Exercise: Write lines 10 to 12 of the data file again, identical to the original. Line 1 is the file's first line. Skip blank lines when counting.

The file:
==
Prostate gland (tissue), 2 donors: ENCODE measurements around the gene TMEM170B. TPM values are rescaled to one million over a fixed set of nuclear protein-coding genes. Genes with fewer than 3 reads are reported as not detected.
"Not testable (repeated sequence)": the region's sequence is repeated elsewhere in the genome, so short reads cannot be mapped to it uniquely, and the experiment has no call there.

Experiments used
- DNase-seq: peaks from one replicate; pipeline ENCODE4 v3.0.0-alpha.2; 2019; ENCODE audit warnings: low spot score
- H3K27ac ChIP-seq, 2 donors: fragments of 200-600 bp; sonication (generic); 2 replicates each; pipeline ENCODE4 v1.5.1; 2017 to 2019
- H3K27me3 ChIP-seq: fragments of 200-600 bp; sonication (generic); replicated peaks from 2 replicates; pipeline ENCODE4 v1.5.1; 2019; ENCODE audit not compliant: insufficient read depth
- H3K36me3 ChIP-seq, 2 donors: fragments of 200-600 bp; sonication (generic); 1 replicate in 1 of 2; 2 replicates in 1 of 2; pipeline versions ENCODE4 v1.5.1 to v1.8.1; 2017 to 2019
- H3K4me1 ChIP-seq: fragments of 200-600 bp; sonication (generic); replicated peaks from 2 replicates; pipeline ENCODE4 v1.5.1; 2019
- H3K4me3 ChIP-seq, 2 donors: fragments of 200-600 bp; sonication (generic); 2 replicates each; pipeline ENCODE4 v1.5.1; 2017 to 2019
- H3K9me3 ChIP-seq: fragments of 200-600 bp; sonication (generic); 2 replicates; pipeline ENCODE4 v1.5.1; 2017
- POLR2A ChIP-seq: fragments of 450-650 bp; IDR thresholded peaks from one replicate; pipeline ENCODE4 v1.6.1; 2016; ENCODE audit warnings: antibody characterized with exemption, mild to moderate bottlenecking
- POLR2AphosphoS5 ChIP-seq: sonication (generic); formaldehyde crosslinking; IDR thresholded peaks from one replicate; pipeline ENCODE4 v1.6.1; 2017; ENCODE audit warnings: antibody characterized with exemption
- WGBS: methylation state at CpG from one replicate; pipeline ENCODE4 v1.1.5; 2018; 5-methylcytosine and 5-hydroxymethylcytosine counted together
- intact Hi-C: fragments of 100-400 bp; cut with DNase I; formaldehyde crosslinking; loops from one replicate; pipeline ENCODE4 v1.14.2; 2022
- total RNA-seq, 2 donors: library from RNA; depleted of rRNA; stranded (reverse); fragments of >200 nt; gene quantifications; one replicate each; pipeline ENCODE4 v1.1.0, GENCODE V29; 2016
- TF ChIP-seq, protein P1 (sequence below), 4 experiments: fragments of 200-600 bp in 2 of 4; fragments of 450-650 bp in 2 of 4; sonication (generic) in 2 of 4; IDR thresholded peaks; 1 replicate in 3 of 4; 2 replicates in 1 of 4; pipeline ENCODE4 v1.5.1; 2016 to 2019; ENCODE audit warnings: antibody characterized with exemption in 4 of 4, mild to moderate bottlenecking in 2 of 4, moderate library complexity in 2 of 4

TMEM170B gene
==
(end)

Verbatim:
- H3K9me3 ChIP-seq: fragments of 200-600 bp; sonication (generic); 2 replicates; pipeline ENCODE4 v1.5.1; 2017
- POLR2A ChIP-seq: fragments of 450-650 bp; IDR thresholded peaks from one replicate; pipeline ENCODE4 v1.6.1; 2016; ENCODE audit warnings: antibody characterized with exemption, mild to moderate bottlenecking
- POLR2AphosphoS5 ChIP-seq: sonication (generic); formaldehyde crosslinking; IDR thresholded peaks from one replicate; pipeline ENCODE4 v1.6.1; 2017; ENCODE audit warnings: antibody characterized with exemption